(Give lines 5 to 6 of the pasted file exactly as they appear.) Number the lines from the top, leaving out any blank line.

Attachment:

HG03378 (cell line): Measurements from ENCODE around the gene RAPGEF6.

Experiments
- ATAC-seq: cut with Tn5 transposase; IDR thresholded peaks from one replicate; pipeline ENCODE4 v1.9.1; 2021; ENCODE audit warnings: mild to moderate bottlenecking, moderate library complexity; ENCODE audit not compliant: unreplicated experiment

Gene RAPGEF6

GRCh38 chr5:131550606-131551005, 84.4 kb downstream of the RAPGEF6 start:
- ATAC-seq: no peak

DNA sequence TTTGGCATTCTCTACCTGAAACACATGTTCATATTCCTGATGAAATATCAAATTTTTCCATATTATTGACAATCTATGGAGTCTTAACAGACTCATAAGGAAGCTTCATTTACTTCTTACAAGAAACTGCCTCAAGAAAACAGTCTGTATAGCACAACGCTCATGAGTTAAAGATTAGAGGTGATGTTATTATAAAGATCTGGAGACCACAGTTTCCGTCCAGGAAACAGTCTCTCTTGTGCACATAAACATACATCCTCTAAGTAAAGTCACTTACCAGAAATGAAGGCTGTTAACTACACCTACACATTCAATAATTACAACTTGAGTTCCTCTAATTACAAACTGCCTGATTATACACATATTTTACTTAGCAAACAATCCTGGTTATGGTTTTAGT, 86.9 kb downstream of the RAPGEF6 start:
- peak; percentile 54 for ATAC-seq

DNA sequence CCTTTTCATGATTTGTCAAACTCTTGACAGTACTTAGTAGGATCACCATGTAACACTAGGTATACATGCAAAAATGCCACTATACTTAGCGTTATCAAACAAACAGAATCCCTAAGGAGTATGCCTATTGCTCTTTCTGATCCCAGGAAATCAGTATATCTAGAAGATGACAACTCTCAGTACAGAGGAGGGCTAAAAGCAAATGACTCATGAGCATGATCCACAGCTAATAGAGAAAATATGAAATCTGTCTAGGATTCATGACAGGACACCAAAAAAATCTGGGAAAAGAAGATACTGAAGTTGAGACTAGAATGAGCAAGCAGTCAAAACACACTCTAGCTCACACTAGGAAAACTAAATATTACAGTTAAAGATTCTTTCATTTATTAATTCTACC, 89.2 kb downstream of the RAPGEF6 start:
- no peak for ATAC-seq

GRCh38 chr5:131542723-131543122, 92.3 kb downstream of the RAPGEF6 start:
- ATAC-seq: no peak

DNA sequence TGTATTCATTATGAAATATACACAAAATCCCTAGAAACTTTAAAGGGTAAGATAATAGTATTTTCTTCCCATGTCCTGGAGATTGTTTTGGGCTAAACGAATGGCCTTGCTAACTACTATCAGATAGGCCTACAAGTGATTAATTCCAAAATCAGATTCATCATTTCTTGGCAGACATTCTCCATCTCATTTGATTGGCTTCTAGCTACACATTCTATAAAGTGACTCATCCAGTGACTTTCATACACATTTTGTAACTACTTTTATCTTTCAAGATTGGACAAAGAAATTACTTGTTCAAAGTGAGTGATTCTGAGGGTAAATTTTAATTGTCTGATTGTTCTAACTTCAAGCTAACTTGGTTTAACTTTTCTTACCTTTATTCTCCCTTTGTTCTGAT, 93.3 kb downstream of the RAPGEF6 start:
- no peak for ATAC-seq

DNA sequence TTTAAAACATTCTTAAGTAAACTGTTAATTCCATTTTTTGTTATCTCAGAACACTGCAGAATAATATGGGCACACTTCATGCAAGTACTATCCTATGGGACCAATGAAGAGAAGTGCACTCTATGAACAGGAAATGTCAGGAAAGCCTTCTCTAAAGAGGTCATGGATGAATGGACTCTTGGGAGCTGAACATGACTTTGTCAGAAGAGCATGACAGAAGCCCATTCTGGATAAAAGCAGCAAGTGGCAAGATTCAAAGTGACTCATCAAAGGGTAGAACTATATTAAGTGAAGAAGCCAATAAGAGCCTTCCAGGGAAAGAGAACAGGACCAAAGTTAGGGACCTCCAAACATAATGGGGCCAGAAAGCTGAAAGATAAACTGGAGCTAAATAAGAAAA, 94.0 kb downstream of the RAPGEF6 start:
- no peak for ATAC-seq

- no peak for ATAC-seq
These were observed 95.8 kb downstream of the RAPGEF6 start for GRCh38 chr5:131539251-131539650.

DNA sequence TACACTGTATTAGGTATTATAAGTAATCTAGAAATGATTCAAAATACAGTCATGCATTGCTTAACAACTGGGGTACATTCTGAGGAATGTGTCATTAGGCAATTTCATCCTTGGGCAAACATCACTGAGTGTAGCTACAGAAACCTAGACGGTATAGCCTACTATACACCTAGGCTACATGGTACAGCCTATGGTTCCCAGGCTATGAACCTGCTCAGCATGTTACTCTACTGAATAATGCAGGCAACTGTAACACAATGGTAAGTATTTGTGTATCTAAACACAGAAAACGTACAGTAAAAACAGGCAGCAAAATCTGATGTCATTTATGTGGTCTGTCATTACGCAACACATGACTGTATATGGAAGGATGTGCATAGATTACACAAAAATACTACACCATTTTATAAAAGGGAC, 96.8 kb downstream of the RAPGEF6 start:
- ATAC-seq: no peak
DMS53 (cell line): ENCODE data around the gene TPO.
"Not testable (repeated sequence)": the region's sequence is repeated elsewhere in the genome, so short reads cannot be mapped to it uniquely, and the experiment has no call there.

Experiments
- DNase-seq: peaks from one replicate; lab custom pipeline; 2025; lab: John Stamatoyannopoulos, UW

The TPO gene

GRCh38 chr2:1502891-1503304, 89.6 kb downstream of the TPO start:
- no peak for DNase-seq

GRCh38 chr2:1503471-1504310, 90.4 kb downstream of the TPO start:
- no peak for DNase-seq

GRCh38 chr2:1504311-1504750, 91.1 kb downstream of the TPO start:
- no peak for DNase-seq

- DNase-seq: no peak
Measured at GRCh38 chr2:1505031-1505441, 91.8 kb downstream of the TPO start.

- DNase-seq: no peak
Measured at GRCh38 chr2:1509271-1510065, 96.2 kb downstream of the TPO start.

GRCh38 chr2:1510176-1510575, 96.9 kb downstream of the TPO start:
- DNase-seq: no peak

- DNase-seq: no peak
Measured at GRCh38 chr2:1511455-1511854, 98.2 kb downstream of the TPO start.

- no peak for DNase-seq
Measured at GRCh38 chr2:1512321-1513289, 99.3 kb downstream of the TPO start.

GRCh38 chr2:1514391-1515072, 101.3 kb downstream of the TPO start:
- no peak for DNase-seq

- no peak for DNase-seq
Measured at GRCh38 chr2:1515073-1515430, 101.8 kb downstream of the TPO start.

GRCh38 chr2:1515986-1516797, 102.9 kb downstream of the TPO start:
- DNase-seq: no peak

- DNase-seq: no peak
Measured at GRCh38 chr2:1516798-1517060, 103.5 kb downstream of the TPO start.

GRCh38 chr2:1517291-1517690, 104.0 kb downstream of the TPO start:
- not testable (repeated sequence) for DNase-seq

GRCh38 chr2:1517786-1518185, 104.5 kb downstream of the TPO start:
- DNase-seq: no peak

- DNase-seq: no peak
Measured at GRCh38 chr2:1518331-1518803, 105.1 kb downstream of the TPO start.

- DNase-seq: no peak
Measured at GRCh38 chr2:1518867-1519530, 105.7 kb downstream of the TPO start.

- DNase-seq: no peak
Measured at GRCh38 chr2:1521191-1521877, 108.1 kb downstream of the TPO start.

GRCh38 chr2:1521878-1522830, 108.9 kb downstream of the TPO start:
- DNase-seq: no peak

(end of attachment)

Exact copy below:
GRCh38 chr5:131550606-131551005, 84.4 kb downstream of the RAPGEF6 start:
- ATAC-seq: no peak